My old dog had killed a few squirrels and a possum and the racoons he fought likely died not soon after. He wasn't a cat killer; he loved cats dearly. He was as canine as they came. teaching dogs social structure does not un-canine them. Social structure is what makes them pets.


The cat incident will happen again and it is quite clear you have already recovered from the tragedy. Tell your son the truth, so it will be easier for him next time, too.

Teach your dog how to cope with 'high drive' situations before it gets run over by a car or put to sleep by the Animal Control for biting someone.
How the heck does high prey drive= aggressive towards humans?

Why are you assuming that the OP is letting their dog run round without a leash where there's traffic?

And up is up with the eye rolling? The OP didn't seem particularly giddy about this event.
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Old 09-23-2013, 03:27 PM
 
Location: Here
2,614 posts, read 5,843,371 times
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As a newer kitten owner, this saddens me.
Good thing my dog is scared of the kittens and cries when they play with him
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Old 09-23-2013, 03:35 PM
 
161 posts, read 135,729 times
Reputation: 322
Quote:
Originally Posted by atina33 View Post
The more I think about it, the less I like the idea of training her not to chase. I live in the city, not out on a farm. My dog is leashed when we are in public and this kitten incident was a fluke and unlikely to happen again. My previous dog, an 11 y.o. shepherd mix never got a hold of any wild animal.

I don't want to un-canine my dog (just like I would never declaw a cat). Right now, she's barking at squirrels running along the top of a block wall. If I was to train that out of her, what is she to do during her occasional stints outside?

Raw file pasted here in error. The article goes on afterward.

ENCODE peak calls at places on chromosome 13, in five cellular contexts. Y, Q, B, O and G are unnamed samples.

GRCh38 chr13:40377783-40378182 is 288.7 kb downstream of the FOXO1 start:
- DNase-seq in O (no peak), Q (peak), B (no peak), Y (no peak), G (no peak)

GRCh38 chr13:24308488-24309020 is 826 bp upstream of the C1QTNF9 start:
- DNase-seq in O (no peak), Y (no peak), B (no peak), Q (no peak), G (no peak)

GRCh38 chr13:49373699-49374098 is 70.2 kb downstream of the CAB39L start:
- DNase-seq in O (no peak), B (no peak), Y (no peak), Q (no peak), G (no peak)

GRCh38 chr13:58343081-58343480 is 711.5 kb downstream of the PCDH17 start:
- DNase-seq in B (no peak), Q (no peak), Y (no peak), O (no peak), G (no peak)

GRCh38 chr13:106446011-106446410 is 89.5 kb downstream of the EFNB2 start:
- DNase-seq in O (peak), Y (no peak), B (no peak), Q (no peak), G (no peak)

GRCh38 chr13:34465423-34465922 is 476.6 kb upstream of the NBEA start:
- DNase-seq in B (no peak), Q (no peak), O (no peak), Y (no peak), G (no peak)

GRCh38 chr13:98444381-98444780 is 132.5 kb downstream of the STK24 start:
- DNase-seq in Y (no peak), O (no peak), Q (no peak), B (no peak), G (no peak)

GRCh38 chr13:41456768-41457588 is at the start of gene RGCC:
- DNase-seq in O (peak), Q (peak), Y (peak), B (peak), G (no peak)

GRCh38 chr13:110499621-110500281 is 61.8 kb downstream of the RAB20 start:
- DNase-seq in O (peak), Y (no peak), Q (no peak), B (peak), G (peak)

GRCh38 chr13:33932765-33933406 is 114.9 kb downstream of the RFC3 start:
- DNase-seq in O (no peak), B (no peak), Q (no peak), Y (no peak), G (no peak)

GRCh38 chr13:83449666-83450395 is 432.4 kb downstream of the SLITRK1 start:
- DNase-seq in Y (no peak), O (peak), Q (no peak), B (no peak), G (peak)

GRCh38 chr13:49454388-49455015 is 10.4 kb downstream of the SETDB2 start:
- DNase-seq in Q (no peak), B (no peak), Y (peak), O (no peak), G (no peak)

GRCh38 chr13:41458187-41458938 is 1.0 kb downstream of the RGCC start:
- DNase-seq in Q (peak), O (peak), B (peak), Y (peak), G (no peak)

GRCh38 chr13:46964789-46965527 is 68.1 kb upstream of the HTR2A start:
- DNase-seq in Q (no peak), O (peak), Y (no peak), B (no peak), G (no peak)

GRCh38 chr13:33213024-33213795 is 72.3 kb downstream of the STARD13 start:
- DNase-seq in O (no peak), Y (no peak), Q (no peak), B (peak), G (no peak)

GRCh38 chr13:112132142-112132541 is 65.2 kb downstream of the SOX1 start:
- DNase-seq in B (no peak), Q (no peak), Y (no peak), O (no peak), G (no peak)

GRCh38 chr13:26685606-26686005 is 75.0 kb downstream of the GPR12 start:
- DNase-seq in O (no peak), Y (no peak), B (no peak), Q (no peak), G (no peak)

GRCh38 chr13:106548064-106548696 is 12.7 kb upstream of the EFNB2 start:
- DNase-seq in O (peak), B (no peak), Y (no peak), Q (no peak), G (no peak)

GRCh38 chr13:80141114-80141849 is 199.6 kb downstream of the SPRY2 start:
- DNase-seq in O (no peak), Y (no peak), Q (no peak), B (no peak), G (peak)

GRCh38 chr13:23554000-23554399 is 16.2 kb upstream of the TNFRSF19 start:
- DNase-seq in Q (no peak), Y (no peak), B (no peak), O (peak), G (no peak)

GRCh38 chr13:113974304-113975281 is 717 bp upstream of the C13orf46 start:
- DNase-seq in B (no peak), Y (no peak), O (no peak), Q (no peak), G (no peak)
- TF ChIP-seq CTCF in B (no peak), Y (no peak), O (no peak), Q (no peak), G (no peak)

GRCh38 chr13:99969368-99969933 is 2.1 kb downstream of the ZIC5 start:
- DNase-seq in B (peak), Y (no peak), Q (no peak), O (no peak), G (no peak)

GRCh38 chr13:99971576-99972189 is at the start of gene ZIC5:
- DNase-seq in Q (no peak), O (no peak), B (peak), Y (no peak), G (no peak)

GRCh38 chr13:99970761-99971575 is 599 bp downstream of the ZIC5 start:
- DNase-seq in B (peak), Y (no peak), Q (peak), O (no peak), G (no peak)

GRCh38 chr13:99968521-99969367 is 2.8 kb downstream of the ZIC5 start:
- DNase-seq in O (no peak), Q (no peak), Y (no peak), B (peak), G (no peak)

I understand why such training might be necessary for some dogs in some environments but for my normally docile dog, her prey drive gives her an adrenalin rush. Who am I to squash that?

Squirrels are my dogs favorite things. We have a few places in our woods where the pine squirrels live, I know they cant catch them, but they sure have fun trying!

I actually use this (lets go find squirrels) as a reward for things, including not chasing animals that I don't want them to.
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Old 09-24-2013, 12:09 AM
 
Location: Long Neck,De
4,792 posts, read 6,789,275 times
Reputation: 4768
Quote:
Originally Posted by The Help Desk View Post
Same way you teach the dog anything; positive reinforcement of good habits.

This book has been a boon for my dog's behavior. Official Behavior Adjustment Training (BAT) site: humane help for aggression, frustration, and fear in dogs, horses, and other animals.
Thanks for that. How did you teach your dog to read it?
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Old 09-24-2013, 12:35 AM
 
11,263 posts, read 8,421,299 times
Reputation: 20433
Quote:
Originally Posted by Hopes View Post
My Basset swallowed one of my parakeets. He didn't mean it. He overturned the cage and caught one. He was carrying it around gently in his mouth when my husband got home. But my husband's overexcitement rushing towards him to take it away caused my Basset to swallow the parakeet whole like he would if you were trying to take a chicken thigh away from him.

I couldn't look at my Basset the same for a while. Eventually I started to adore and love him again. They are dogs. This is what they do when they have the opportunity. It's hard for us to accept when they do something like this, but it's really up to us to limit their opportunities.
RIP parakeet but this made me LOL!

Sorry about your dog. No one even asked what kind of dog you have. That does factor in. Dogs will be dogs. Glad you forgave him.

I hate the kitten got killed.